[RH] Fixed links that were breaking page format.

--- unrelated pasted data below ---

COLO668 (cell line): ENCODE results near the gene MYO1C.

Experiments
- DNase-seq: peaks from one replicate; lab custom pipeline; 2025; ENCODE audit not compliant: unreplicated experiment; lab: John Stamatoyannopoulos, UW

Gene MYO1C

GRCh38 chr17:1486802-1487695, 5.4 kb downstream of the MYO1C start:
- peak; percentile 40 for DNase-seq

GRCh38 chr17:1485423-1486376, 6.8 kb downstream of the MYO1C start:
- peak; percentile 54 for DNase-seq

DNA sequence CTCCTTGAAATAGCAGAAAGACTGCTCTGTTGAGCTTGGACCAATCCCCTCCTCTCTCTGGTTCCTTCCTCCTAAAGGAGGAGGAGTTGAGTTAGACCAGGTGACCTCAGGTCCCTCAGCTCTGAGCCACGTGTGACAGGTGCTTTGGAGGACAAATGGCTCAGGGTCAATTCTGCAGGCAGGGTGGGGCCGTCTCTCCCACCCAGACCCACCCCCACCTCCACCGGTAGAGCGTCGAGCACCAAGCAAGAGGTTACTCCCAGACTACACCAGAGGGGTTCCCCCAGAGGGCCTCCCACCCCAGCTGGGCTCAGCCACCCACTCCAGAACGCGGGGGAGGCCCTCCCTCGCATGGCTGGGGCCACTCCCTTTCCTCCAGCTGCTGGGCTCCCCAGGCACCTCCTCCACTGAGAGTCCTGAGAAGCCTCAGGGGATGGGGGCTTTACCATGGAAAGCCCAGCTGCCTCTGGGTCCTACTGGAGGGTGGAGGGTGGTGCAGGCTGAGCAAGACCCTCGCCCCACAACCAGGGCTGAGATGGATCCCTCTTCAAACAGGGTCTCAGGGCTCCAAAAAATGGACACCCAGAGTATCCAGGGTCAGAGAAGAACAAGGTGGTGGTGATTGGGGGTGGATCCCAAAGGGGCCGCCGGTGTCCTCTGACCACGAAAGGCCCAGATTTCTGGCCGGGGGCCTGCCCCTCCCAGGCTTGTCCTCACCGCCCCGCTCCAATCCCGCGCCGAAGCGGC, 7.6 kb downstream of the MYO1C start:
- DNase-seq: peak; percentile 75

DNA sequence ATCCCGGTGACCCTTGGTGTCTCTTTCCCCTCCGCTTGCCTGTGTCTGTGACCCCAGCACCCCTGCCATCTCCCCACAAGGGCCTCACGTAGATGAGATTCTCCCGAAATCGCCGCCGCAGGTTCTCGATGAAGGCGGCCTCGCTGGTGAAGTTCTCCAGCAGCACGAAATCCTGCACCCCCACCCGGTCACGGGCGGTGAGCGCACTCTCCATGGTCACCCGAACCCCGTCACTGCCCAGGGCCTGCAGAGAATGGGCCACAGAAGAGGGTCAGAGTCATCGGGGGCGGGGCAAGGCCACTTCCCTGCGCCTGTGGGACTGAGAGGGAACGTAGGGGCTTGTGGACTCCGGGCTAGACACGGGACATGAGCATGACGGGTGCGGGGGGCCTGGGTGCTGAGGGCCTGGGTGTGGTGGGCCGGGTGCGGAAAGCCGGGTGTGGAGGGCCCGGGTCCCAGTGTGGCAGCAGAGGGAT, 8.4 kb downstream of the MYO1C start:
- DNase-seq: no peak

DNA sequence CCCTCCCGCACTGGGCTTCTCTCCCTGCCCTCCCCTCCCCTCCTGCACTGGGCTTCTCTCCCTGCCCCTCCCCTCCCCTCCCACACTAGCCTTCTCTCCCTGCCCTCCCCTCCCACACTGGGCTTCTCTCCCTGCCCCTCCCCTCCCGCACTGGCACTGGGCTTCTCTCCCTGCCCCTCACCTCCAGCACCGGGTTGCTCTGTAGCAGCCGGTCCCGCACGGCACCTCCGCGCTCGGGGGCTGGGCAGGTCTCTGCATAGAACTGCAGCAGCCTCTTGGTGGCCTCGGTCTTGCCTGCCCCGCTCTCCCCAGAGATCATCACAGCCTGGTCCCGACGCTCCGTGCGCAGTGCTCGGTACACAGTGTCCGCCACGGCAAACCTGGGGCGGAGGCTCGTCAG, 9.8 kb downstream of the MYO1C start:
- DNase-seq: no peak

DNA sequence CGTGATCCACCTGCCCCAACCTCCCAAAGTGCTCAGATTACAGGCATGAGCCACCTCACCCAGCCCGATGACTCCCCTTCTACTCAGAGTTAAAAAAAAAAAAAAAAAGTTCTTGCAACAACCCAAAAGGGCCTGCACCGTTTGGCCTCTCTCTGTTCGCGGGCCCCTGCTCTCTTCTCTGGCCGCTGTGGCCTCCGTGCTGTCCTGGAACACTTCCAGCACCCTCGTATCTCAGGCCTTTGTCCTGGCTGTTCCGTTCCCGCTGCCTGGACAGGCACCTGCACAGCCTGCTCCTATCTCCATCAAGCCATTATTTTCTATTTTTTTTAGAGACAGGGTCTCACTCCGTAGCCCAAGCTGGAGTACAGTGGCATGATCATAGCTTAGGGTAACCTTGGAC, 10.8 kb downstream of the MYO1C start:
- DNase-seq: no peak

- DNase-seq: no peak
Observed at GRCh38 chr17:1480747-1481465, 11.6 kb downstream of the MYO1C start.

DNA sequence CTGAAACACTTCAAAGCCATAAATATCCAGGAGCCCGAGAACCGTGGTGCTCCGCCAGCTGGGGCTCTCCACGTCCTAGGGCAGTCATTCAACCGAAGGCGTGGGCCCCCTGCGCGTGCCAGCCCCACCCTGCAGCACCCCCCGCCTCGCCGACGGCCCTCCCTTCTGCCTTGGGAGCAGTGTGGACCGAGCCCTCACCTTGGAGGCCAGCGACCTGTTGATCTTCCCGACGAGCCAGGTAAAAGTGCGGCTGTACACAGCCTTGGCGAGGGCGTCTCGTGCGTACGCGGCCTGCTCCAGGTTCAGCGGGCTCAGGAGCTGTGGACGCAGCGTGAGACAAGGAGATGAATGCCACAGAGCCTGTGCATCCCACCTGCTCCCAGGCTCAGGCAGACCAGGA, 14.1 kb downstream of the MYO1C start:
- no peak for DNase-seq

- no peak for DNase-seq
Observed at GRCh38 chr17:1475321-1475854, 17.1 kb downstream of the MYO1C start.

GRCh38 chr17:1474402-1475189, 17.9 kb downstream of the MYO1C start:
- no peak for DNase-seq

8. Patrick William Collins, Robert Colman, James Haywood, Martin R. Manning and Philip Mote" "Drivers of Climate Change Atmospheric concentrations of many gases—primarily carbon dioxide, methane, nitrous oxide and halocarbons (gases once used widely as refrigerants and spray propellants)—have increased because of human activities." True IF based on high sensitivity.